Some organizations have gone a step further to make their digital up-skilling framework inexpensive, interactive, and even more effective. Last year, one of the largest cosmetics companies in the world launched a massive training program to build digital expertise at a fundamental level. The initiative used over 70 modules covering every aspect of the company’s business to prepare as many as 14,000 employees for new roles in a digitally redefined enterprise structure.
Once trained, empowering skilled employees with digital technologies is the next step in the right direction toward fixing slow innovation cycles. The workforce of the future needs a new toolbox to begin with. Analytics, machine learning, big data, and automation will drastically enhance the pace of innovation, productivity, and decision-making by leveraging the free flow of information from across sources, both internal and external.
Collaborate, Innovate, Excel
Here’s where employees can collaborate, innovate, and resolve business challenges through lateral communication and a host of tools readily available at their disposal. Furthermore, fluidity of communication and access to technology will create the scope for subject matter experts to start emerging organically. Although these self-made thought leaders would have been viewed as a threat to traditional hierarchies, the modern digital enterprise will need to embrace them as the next generation of leaders. To further accelerate this process, CXOs should start focusing on digitizing their talent management strategies. Business leaders can look toward utilizing data and analytics for identifying high performers, empowering employees at an individual level—with the ultimate target of synergizing diverse skillsets for sustained organizational growth.
Challenges remain for the industry and there is much more to do. AI, robotics, and machine-to-machine learning, among other digital technologies, are still in an evolutionary state, and it is difficult to find trainers with suitable skillsets. The disruptive marketplace complicates the ROI for skill development plans for futuristic technology training. To put it differently, the full impact of the transformation is yet to reveal itself. But equipped with the adaptability and readiness to take on any such challenges, and a little resilience, I am confident that we will be able to generate the critical momentum necessary not just to bridge the skills gap, but to get ahead of the curve.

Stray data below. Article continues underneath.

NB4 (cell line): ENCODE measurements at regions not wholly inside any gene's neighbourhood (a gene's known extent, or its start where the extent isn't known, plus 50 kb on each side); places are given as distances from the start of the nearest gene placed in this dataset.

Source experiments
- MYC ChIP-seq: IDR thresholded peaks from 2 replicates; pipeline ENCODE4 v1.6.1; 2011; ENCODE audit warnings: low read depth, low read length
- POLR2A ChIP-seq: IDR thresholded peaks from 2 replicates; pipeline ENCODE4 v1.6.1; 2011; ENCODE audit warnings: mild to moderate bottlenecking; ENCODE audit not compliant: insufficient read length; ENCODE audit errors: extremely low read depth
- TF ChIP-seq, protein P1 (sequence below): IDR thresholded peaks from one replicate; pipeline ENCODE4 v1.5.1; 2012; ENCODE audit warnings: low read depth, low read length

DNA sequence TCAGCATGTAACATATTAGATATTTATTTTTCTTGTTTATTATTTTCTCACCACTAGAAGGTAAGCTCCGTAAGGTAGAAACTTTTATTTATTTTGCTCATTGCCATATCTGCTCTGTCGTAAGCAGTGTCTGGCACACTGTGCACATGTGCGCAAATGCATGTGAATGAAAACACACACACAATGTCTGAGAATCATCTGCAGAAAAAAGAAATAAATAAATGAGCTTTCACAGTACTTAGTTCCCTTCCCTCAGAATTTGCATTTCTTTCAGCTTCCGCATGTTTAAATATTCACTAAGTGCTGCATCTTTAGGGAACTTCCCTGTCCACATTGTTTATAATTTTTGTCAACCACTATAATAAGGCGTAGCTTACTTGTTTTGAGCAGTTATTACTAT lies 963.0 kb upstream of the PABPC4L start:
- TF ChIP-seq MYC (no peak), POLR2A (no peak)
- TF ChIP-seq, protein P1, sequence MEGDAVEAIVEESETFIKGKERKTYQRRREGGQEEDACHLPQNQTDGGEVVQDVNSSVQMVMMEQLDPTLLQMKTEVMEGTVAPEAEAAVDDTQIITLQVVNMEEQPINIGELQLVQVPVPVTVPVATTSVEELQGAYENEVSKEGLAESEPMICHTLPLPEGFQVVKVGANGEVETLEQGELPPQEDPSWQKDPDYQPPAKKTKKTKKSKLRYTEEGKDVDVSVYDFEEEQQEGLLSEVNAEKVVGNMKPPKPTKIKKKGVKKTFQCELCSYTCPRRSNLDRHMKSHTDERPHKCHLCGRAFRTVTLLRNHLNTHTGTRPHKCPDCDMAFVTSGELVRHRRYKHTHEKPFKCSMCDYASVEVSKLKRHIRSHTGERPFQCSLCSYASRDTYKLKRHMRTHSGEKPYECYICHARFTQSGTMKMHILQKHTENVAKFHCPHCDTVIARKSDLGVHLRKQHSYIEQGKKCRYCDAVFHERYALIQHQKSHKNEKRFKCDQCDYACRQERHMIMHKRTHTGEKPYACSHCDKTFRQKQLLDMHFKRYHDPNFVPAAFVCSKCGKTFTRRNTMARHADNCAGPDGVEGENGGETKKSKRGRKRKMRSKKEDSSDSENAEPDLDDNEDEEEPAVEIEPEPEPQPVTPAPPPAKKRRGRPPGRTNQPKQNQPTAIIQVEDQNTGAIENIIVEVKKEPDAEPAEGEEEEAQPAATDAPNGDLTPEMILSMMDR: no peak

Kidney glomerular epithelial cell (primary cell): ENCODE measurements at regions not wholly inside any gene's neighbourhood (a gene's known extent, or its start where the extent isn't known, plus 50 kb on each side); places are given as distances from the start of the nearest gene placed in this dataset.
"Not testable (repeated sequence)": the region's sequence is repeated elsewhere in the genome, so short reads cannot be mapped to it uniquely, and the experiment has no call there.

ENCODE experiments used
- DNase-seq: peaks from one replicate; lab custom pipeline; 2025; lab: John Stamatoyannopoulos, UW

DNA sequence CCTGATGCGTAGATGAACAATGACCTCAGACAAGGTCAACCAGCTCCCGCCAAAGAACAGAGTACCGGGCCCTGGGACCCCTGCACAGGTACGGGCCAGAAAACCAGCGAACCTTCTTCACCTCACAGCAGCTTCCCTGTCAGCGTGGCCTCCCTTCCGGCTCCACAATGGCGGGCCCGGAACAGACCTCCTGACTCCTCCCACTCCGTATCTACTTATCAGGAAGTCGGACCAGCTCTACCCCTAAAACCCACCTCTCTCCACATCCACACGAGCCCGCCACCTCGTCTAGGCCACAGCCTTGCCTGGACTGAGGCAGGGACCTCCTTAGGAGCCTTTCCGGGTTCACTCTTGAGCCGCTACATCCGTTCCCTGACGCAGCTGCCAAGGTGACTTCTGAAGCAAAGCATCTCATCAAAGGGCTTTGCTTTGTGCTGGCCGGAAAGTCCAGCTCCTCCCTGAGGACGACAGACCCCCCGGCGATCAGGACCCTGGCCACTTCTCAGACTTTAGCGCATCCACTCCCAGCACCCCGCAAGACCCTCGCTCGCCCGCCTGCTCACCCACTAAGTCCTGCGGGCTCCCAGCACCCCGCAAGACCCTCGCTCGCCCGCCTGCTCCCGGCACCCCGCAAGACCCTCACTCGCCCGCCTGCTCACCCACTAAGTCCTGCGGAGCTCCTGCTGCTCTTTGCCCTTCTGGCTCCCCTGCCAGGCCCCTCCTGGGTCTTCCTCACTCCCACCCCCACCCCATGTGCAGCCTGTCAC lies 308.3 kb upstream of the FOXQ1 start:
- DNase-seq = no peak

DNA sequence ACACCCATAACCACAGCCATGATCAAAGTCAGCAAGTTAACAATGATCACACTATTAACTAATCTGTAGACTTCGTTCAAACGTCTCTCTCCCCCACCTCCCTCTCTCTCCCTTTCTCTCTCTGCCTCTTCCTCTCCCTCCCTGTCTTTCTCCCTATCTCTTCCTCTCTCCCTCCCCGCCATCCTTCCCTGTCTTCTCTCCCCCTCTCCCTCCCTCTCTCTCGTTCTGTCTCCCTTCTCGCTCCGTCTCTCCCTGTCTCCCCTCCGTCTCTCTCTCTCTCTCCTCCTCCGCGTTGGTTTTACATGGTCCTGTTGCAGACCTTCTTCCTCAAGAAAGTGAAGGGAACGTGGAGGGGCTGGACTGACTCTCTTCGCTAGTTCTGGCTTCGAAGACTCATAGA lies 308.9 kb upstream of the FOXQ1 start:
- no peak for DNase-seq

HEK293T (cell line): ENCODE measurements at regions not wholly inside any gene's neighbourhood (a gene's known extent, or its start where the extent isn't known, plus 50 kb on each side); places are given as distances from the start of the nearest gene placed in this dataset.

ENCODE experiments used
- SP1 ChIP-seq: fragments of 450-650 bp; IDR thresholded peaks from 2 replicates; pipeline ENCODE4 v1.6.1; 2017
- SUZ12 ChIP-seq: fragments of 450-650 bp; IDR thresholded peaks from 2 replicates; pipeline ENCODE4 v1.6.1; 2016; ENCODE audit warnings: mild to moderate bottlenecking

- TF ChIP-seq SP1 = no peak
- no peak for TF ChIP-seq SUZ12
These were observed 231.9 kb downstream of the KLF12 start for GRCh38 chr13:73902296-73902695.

Disclaimer: Any views or opinions represented on this page belong solely to the blog owner and do not represent those of people, institutions or organizations that the owner may or may not be associated with in professional capacity, unless explicitly stated.
Dr. Keshab Panda is the Chief Executive Officer and Managing Director of L&T Technology Services. Dr. Panda has over 31 years of global industry experience in research, conceptualizing, creating, operationalizing and turning around complex technology and engineering services businesses.
He has obtained a graduate degree of technology in aeronautical engineering from Anna University, Chennai, and a post graduate degree in aerospace engineering from Indian Institute of Science, Bangalore. He obtained his Doctor of Philosophy from the Indian Institute of Technology, Bombay. He also holds an advanced management degree from the Aresty Institute of Executive Education, The Wharton School, University of Pennsylvania. He started his career as a research scientist in Indian Space Research Organization and worked at the Aeronautical Development Agency, Ministry of Defence, Government of India, as a scientist/engineer for over 8 years.